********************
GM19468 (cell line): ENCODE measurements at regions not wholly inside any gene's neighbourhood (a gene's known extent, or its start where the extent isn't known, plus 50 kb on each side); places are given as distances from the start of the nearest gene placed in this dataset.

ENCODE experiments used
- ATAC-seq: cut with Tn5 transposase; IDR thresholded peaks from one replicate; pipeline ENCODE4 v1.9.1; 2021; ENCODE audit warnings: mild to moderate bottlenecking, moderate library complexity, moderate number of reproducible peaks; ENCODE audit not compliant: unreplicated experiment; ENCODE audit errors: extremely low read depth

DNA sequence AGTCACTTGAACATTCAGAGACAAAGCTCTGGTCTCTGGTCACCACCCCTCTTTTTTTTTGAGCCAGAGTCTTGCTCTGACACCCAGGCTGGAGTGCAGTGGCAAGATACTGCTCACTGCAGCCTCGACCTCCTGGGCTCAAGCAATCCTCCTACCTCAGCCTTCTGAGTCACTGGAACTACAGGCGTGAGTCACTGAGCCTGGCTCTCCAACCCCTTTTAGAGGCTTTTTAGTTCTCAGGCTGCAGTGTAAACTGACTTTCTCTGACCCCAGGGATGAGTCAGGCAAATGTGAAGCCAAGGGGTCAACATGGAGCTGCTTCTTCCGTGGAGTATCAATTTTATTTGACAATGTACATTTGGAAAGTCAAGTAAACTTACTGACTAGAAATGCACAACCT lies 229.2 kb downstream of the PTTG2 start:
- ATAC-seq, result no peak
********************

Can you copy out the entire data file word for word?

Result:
GM19468 (cell line): ENCODE measurements at regions not wholly inside any gene's neighbourhood (a gene's known extent, or its start where the extent isn't known, plus 50 kb on each side); places are given as distances from the start of the nearest gene placed in this dataset.

ENCODE experiments used
- ATAC-seq: cut with Tn5 transposase; IDR thresholded peaks from one replicate; pipeline ENCODE4 v1.9.1; 2021; ENCODE audit warnings: mild to moderate bottlenecking, moderate library complexity, moderate number of reproducible peaks; ENCODE audit not compliant: unreplicated experiment; ENCODE audit errors: extremely low read depth

DNA sequence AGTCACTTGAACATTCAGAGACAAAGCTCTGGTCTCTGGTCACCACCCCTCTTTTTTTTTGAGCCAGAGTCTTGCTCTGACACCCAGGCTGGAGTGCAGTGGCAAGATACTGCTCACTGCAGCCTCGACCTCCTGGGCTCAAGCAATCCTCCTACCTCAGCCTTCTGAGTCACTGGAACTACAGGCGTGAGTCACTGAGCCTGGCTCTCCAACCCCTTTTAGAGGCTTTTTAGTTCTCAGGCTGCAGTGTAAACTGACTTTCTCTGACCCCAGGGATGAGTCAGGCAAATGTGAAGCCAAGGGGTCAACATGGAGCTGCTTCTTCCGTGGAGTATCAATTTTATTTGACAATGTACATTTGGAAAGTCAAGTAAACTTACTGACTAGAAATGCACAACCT lies 229.2 kb downstream of the PTTG2 start:
- ATAC-seq, result no peak